[0045] The second counter is then incremented by one. The third counter is incremented by an amount equal to the number of third units in a second unit. If a first unit boundary is reached, the first counter is incremented by one. This process repeats until the terminal device's snapshot is within a second unit of the target.

[0046] The third counter is incremented by one. If a second unit boundary is reached, the second counter is incremented by one. If a first unit boundary is reached, the first counter is incremented by one. The process repeats until the terminal device's snapshot matches the target.

III. Conclusion

[0047] While various embodiments of the present invention have been described above, it should be understood that they have been presented by way of example, and not limitation. It will be apparent to persons skilled in the relevant art that various changes in detail can be made therein without departing from the spirit and scope of the invention. Thus, the present invention should not be limited by any of the above-described exemplary embodiments.

Referenced by
Citing PatentFiling datePublication dateApplicantTitle
US7532627May 23, 2005May 12, 2009Cisco Technology, Inc.Wideband upstream protocol
US7539208 *May 20, 2005May 26, 2009Cisco Technology, Inc.Timing system for modular cable modem termination system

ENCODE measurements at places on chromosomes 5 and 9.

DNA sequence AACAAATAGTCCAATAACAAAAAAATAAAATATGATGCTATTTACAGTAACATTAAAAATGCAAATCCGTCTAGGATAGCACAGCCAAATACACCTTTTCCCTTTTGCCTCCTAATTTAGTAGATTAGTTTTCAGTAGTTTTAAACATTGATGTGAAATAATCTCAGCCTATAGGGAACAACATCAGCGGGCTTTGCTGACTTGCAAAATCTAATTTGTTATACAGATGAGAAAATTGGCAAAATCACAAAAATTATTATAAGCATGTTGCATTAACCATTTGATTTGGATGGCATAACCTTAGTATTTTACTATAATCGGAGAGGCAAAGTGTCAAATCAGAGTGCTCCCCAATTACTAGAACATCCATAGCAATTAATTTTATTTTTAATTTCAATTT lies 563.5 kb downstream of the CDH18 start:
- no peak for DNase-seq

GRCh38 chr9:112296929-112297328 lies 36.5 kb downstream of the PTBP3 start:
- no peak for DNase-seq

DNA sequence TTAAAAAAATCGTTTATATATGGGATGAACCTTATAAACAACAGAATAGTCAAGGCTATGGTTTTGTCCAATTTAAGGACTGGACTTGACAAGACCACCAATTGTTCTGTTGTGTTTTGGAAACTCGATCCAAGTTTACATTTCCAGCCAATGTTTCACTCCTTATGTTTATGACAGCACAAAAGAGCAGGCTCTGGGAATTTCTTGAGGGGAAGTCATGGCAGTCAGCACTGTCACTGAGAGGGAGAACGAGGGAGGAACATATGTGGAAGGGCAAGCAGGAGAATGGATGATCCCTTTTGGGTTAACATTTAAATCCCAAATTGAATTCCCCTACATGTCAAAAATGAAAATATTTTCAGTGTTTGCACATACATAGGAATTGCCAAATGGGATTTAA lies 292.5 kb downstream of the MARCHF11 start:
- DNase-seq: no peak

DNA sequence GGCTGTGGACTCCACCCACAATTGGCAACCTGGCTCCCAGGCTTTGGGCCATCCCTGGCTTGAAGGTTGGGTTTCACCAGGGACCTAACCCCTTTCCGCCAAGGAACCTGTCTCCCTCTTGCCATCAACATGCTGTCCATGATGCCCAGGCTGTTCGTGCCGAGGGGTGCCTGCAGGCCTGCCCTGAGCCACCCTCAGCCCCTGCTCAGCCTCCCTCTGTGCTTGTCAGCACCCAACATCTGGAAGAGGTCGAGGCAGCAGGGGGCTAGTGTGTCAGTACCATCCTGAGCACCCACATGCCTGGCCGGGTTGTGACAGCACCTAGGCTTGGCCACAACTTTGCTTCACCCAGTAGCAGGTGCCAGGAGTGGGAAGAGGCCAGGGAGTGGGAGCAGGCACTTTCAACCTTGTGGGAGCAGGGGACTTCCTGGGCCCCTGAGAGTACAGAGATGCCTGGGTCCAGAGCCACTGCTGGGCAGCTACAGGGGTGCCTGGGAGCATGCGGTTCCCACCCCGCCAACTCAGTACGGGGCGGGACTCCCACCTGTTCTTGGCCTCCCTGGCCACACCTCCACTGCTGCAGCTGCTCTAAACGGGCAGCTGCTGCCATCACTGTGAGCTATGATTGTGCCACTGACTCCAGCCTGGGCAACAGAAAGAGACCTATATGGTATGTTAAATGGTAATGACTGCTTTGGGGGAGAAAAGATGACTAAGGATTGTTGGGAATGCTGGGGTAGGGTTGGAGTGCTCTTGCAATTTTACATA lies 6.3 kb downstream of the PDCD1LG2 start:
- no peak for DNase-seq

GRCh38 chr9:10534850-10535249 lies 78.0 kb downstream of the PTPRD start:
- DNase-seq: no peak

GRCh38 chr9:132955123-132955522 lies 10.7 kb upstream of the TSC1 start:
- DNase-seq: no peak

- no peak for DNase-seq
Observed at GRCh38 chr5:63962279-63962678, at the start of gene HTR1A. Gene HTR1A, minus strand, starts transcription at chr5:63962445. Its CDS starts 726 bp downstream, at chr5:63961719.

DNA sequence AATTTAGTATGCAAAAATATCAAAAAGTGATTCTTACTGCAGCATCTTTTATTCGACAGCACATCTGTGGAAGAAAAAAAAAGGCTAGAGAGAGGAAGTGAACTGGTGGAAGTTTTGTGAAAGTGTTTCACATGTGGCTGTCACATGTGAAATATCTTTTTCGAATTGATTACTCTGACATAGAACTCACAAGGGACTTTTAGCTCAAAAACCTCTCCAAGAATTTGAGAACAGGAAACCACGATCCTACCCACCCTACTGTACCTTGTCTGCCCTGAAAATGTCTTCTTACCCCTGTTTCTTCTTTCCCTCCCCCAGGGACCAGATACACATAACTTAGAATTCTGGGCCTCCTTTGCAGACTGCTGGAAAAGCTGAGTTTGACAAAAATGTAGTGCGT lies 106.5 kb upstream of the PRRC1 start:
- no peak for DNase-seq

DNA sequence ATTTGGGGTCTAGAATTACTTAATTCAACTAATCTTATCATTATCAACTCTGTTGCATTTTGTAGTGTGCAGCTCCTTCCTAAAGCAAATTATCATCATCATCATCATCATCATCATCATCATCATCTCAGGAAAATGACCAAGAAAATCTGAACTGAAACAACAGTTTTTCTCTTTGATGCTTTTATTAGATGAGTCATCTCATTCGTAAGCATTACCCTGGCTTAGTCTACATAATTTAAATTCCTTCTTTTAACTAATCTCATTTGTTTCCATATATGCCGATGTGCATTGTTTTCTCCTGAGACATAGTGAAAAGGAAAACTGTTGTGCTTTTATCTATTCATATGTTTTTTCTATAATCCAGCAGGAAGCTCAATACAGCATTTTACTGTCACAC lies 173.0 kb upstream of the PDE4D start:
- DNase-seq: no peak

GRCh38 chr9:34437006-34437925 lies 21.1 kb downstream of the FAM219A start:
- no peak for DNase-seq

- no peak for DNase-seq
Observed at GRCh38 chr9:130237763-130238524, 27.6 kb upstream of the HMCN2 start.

US7583704Jun 10, 2003Sep 1, 2009Carl WalkerSynchronizing separated upstream and downstream channels of cable modem termination systems
US7639620Mar 6, 2007Dec 29, 2009Cisco Technology, Inc.Packet fiber node
US7688828May 17, 2005Mar 30, 2010Cisco Technology, Inc.Downstream remote physical interface for modular cable modem termination system
US7701951Mar 6, 2006Apr 20, 2010Cisco Technology, Inc.Resource reservation and admission control for IP network
US7720101May 20, 2005May 18, 2010Cisco Technology, Inc.Wideband cable modem with narrowband circuitry
US8498240 *Nov 11, 2010Jul 30, 2013Mediatek Inc.Resynchronization method for recovering from sleep mode and apparatuses using the same
US20120120993 *Nov 11, 2010May 17, 2012Mediatek Inc.Resynchronization Method for Recovering from Sleep Mode and Apparatuses Using the Same
Classifications
U.S. Classification375/354, 348/E07.07
International ClassificationH04N7/173, H04L12/56, H04J3/06
Cooperative ClassificationH04J3/0682, H04N21/242, H04L12/5693, H04N21/6168, H04N7/17309
European ClassificationH04L12/56K, H04N21/242, H04N21/61U2, H04N7/173B, H04J3/06C4
Legal Events
DateCodeEventDescription
May 12, 2011FPAYFee payment
Year of fee payment: 4
May 12, 2011SULPSurcharge for late payment
Mar 28, 2011REMIMaintenance fee reminder mailed
Aug 12, 2003ASAssignment
Owner name: BROADCOM CORPORATION, CALIFORNIA
Free format text: ASSIGNMENT OF ASSIGNORS INTEREST;ASSIGNORS:MILLER, KEVIN;HEBSGAARD, ANDERS;REEL/FRAME:014389/0797;SIGNING DATES FROM 20030721 TO 20030730